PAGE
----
Top Researchers Believe Prevention is the Future of Alzheimer’s Research

Top Researchers Believe Prevention is the Future of Alzheimer’s Research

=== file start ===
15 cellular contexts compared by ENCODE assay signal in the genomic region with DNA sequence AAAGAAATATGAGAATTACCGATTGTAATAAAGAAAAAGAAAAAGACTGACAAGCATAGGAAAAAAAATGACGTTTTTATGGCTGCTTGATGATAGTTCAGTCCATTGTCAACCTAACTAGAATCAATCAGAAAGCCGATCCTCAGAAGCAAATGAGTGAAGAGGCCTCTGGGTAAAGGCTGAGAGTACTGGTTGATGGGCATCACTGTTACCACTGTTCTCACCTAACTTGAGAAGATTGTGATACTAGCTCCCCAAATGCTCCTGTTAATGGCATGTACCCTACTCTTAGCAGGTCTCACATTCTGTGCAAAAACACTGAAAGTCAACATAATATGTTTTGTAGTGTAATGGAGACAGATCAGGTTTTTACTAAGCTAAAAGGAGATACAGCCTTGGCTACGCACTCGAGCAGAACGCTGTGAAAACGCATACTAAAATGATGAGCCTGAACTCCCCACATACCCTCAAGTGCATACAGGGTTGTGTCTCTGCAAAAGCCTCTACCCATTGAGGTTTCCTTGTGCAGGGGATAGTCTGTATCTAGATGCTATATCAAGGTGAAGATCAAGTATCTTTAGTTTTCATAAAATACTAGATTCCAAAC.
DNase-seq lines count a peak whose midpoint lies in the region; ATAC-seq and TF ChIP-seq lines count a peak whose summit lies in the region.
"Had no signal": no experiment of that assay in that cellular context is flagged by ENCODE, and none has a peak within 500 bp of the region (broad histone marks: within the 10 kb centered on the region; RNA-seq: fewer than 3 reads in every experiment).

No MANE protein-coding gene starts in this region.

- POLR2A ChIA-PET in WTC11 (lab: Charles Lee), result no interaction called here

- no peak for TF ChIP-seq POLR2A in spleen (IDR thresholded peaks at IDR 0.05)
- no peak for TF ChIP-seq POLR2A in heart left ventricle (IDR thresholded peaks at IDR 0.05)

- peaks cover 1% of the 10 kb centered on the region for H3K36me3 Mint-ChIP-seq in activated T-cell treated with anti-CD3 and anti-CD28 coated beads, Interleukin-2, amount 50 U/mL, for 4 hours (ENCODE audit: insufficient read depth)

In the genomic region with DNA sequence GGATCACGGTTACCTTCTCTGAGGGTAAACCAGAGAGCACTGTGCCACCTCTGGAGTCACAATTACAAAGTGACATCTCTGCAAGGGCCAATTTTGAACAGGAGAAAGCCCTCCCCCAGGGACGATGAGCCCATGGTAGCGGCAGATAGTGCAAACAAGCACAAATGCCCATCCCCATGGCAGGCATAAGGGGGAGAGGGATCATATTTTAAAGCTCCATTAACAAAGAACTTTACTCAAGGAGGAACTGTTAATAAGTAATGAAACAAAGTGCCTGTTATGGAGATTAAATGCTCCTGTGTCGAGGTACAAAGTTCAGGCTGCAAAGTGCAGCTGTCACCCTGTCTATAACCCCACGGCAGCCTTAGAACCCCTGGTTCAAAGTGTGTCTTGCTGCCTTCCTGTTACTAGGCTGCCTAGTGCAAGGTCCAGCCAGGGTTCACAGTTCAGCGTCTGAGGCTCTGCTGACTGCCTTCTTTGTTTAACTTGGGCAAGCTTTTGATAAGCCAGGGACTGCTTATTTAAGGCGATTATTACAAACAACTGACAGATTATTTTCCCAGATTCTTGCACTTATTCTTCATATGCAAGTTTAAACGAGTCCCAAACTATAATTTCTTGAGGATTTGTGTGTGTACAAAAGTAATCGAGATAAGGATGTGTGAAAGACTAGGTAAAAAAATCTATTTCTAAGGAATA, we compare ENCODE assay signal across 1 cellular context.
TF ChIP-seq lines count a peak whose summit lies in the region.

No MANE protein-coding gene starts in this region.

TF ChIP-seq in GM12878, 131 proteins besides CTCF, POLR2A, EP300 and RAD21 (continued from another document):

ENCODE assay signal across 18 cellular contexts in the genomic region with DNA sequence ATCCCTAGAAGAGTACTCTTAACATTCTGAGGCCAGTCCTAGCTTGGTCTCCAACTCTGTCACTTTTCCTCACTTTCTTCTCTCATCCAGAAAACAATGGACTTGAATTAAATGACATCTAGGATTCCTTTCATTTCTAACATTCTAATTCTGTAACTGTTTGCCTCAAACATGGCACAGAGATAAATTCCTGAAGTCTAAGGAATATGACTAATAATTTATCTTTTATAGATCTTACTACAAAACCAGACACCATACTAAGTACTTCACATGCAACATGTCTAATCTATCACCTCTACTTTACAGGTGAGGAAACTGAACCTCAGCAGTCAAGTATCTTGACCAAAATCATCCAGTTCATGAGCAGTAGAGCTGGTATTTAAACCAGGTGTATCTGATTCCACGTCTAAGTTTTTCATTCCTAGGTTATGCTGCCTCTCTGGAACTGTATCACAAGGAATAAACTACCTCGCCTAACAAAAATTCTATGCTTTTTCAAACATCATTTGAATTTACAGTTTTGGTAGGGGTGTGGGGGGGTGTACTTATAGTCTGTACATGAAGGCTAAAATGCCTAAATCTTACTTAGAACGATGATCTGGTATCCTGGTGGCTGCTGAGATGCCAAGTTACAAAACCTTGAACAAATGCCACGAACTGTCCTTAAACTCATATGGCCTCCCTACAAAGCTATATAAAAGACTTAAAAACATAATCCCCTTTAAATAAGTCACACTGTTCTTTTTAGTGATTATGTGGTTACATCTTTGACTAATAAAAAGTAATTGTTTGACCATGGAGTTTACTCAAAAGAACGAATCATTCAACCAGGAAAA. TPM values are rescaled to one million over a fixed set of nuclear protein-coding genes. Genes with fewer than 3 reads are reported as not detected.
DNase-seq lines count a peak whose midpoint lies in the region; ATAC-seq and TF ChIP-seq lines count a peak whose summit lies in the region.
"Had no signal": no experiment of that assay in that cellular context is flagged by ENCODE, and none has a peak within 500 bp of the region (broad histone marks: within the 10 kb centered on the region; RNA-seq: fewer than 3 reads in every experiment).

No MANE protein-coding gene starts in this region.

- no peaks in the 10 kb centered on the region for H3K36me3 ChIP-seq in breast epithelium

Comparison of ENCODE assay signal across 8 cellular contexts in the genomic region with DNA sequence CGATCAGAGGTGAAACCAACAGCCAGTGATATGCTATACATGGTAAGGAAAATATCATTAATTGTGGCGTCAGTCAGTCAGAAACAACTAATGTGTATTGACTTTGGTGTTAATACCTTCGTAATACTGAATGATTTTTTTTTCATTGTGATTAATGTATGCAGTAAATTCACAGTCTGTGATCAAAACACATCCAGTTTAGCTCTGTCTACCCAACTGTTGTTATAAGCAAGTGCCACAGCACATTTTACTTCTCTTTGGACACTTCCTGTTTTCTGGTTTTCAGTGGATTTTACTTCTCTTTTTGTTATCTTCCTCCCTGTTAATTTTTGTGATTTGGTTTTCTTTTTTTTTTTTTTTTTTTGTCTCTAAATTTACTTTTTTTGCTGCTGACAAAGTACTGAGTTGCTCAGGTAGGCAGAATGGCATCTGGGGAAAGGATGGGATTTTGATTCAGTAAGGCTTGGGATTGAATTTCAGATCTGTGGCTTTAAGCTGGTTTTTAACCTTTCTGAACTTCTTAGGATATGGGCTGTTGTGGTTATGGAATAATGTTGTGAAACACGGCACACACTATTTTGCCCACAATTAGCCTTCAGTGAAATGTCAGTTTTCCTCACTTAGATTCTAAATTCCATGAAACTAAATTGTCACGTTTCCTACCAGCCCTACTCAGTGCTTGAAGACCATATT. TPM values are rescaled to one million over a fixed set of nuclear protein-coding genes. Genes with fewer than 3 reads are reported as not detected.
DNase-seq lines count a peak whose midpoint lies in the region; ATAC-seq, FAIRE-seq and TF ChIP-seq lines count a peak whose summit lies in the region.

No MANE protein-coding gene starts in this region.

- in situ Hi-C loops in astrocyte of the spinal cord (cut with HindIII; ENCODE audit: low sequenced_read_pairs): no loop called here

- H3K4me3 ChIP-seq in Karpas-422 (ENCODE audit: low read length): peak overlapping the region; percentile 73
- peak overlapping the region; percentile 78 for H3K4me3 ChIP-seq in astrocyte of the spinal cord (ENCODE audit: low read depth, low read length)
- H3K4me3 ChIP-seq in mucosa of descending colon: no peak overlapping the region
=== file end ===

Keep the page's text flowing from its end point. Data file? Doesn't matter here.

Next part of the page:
The Alzheimer’s disease scientific community is changing its research focus from treatment to prevention, according to researchers from the University of Alabama at Birmingham (UAB). The shift has been driven by increased insights into the mechanisms of the disease, as well as better tools to study Alzheimer’s-associated brain changes in living people. “In my experience, Alzheimer’s disease is the most feared disease in people over 65,” said David Geldmacher, MD, the director of the Division of Memory Disorders in the Department of Neurology at the UAB. Geldmacher's remarks were made to Bob Shepard of UAB News in an article about the University's research efforts. “And while it’s true that efforts to find a cure for AD [Alzheimer’s disease] have not yet proved successful, much of that fear may be misplaced, since we have learned so much about the disease in the last several decades,” he said. According to Geldmacher, these insights suggest that prevention is a more likely scenario than a cure. One of the developments that has changed Alzheimer’s research is the development of a tool for detection of amyloid-beta buildup in the brain of living humans. Only a decade ago, the only way to diagnose Alzheimer’s disease was by an autopsy after the patient died. Meanwhile, research suggested that amyloid-beta starts aggregating in the brain decades before a person starts developing cognitive symptoms. Now, a brain-imaging method called positron emission tomography (PET) has been ada
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